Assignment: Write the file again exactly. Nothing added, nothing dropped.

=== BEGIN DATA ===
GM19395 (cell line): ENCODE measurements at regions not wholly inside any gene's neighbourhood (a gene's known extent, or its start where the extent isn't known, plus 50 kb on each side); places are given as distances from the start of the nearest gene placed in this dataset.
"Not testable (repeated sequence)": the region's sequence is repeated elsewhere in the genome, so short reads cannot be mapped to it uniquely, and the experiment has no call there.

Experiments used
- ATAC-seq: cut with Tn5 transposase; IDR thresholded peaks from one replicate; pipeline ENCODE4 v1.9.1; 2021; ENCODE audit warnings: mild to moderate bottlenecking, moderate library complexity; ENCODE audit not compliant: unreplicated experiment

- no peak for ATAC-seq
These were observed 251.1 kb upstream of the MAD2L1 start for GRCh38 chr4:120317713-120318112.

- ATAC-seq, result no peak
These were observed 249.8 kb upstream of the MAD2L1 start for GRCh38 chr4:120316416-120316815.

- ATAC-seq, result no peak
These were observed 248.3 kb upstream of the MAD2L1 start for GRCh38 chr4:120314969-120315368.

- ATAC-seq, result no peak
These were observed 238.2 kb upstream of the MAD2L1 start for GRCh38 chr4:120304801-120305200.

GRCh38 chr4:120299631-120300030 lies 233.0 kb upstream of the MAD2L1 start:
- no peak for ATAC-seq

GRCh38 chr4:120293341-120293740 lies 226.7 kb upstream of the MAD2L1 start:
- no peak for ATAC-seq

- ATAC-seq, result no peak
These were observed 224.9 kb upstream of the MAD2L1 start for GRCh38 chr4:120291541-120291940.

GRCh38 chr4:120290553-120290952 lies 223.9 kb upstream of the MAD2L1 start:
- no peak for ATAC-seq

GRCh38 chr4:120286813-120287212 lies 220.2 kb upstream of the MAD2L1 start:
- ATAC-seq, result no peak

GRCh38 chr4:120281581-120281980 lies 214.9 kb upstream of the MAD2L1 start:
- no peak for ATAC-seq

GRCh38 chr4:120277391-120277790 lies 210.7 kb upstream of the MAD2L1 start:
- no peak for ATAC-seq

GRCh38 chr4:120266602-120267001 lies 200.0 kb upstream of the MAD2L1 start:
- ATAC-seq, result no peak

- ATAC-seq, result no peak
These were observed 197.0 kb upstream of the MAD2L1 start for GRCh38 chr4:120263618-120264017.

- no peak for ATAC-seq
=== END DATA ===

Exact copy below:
GM19395 (cell line): ENCODE measurements at regions not wholly inside any gene's neighbourhood (a gene's known extent, or its start where the extent isn't known, plus 50 kb on each side); places are given as distances from the start of the nearest gene placed in this dataset.
"Not testable (repeated sequence)": the region's sequence is repeated elsewhere in the genome, so short reads cannot be mapped to it uniquely, and the experiment has no call there.

Experiments used
- ATAC-seq: cut with Tn5 transposase; IDR thresholded peaks from one replicate; pipeline ENCODE4 v1.9.1; 2021; ENCODE audit warnings: mild to moderate bottlenecking, moderate library complexity; ENCODE audit not compliant: unreplicated experiment

- no peak for ATAC-seq
These were observed 251.1 kb upstream of the MAD2L1 start for GRCh38 chr4:120317713-120318112.

- ATAC-seq, result no peak
These were observed 249.8 kb upstream of the MAD2L1 start for GRCh38 chr4:120316416-120316815.

- ATAC-seq, result no peak
These were observed 248.3 kb upstream of the MAD2L1 start for GRCh38 chr4:120314969-120315368.

- ATAC-seq, result no peak
These were observed 238.2 kb upstream of the MAD2L1 start for GRCh38 chr4:120304801-120305200.

GRCh38 chr4:120299631-120300030 lies 233.0 kb upstream of the MAD2L1 start:
- no peak for ATAC-seq

GRCh38 chr4:120293341-120293740 lies 226.7 kb upstream of the MAD2L1 start:
- no peak for ATAC-seq

- ATAC-seq, result no peak
These were observed 224.9 kb upstream of the MAD2L1 start for GRCh38 chr4:120291541-120291940.

GRCh38 chr4:120290553-120290952 lies 223.9 kb upstream of the MAD2L1 start:
- no peak for ATAC-seq

GRCh38 chr4:120286813-120287212 lies 220.2 kb upstream of the MAD2L1 start:
- ATAC-seq, result no peak

GRCh38 chr4:120281581-120281980 lies 214.9 kb upstream of the MAD2L1 start:
- no peak for ATAC-seq

GRCh38 chr4:120277391-120277790 lies 210.7 kb upstream of the MAD2L1 start:
- no peak for ATAC-seq

GRCh38 chr4:120266602-120267001 lies 200.0 kb upstream of the MAD2L1 start:
- ATAC-seq, result no peak

- ATAC-seq, result no peak
These were observed 197.0 kb upstream of the MAD2L1 start for GRCh38 chr4:120263618-120264017.

- no peak for ATAC-seq